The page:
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Updated: March 28, 2010 16:55 IST

Currency garlands: EC to set up expenditure watchdog

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Uttar Pradesh Chief Minister Mayawati waves to supporters after being presented a garland made of currency notes, at the party office in Lucknow on March 17.
AP Uttar Pradesh Chief Minister Mayawati waves to supporters after being presented a garland made of currency notes, at the party office in Lucknow on March 17.

The issue of ‘currrency garlands’ has caused concerns to the Election Commission which will soon set up a high-level expenditure watchdog.

An “Expenditure Monitoring Division” is being created with senior officials of the Income Tax Department manning it, Election Commissioner S. Y. Quraishi said.

“The new division shall be in position in the next few months,” he said, indicating the new mechanism will be in place before the assembly elections in Bihar due by November.

He said the new division will maintain the expenditure statements of parties and candidates and take follow up action.

Noting that currency garlands is an “old phenomenon”, he said the question of scale and magnitude has now changed.

“The money in cash garlands will come under the category of donation to political parties. Since there is no election right now, it does not seem to be in violation of the election law,” Mr. Quraishi said.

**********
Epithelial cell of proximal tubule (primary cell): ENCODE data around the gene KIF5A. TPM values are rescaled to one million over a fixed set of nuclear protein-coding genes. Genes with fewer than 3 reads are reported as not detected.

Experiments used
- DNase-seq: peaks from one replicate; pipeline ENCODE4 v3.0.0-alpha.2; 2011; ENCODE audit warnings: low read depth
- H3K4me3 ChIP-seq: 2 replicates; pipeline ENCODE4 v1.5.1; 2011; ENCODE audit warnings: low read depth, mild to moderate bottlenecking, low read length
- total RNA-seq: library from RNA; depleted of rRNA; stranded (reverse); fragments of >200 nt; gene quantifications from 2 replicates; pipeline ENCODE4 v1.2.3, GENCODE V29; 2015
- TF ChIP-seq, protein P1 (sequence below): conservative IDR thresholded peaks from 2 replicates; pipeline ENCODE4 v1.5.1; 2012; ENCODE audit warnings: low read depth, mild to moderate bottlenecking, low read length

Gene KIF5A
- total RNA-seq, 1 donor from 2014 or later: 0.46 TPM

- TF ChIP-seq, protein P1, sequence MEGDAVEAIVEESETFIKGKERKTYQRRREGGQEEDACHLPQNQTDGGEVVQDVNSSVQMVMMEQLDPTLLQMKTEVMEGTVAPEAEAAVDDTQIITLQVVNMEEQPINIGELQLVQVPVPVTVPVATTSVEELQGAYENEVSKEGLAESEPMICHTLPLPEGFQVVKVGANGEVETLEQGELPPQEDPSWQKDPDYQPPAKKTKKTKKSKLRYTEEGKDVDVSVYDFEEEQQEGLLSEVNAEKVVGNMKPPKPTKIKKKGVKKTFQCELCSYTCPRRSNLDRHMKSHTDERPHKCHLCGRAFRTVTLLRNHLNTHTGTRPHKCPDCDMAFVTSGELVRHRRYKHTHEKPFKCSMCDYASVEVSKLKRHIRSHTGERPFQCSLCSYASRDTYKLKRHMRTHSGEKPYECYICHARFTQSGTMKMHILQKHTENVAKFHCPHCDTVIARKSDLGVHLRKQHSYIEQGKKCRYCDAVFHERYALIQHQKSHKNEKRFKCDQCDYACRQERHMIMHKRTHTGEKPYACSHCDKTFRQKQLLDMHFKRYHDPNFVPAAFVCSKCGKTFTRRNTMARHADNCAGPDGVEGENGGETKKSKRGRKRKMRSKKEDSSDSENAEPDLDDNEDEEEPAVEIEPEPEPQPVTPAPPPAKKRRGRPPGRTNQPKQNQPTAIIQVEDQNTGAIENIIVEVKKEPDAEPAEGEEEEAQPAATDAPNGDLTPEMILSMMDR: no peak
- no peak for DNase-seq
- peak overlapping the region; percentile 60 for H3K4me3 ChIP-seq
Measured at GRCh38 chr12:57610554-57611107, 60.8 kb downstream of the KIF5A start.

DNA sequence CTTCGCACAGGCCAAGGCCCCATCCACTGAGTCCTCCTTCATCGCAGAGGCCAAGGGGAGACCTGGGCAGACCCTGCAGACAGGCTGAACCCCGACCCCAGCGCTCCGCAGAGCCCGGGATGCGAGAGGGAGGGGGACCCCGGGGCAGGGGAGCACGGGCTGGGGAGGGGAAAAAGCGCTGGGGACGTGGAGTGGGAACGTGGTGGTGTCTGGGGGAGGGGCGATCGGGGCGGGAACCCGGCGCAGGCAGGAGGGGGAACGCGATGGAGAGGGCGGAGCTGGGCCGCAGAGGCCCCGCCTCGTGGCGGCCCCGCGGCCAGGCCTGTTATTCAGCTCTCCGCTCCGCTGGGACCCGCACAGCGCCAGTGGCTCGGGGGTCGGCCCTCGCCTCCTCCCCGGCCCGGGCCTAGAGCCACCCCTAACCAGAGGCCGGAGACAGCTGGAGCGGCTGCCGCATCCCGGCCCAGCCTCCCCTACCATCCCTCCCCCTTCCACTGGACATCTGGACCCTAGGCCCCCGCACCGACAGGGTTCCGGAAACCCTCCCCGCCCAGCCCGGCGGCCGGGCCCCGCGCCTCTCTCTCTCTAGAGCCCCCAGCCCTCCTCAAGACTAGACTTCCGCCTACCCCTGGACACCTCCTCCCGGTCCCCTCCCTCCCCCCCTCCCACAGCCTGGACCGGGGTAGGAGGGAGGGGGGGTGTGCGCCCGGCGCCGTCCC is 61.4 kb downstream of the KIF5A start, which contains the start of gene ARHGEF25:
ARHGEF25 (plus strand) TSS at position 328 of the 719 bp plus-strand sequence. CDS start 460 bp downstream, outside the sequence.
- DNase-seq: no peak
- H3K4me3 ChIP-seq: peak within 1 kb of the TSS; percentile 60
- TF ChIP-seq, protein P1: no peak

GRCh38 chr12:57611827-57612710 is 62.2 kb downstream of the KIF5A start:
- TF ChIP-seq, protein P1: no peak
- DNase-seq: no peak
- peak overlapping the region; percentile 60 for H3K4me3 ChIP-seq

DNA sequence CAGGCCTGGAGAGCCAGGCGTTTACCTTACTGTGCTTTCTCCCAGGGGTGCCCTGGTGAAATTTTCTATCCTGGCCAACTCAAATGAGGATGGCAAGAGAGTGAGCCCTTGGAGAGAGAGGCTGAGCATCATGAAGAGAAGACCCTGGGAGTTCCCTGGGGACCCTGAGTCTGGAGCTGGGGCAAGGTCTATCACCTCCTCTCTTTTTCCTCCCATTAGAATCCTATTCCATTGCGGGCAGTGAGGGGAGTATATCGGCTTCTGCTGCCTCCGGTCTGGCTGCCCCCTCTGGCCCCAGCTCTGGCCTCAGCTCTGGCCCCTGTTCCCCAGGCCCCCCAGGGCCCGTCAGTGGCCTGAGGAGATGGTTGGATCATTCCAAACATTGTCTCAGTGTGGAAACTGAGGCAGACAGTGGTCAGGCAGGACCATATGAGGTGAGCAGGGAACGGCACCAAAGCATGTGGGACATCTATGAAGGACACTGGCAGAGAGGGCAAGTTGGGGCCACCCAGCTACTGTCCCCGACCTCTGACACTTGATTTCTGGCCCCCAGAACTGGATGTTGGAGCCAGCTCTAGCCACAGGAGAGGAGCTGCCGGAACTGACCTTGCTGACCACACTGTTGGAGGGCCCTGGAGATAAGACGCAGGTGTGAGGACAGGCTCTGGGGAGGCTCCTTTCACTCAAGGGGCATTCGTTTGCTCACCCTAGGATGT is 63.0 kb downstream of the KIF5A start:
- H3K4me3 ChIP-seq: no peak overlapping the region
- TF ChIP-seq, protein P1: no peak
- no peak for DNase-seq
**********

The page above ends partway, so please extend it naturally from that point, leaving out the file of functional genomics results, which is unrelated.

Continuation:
At the same time, he said, this has to be accounted for by the political parties at the time of filing their returns to avail any tax benefit.

“We are concerned about use of money power, it needs to be controlled,” the Election Commissioner said, suggesting that beyond a point the poll panel was helpless as “money changes hands secretly“.

He said the Model Code of Conduct does help in curbing the menace of freebies like liquor, sarees and dhoties to lure voters.

On the ensuing Bihar assembly polls, Mr. Quraishi said the EC has taken enough safeguards to ensure free and fair polls and noted that the people have became “more wiser“.

“We do not anticipate any extraordinary measures or extraordinary problems which are different from the last two elections in Bihar,” he said.

Talking in general, he said there is a need for increasing the percentage of polling by ensuring greater voter turnout, especially in urban areas.

As regards voter turnout, the metropolitan cities pose a matter of concern especially those areas where educated people live, he said.

The Commission recently set up an Information, Education and Communication Division to create awareness among voters about their rights and to enrol all eligible voters, he said.

The issue of photo electoral rolls is also needed to be pursued as 23 per cent of the estimated 70 crore voters are yet to be enrolled.

Similarly, the coverage of Electoral Photo Identity Cards stood at 82 per cent, Mr. Quraishi said.

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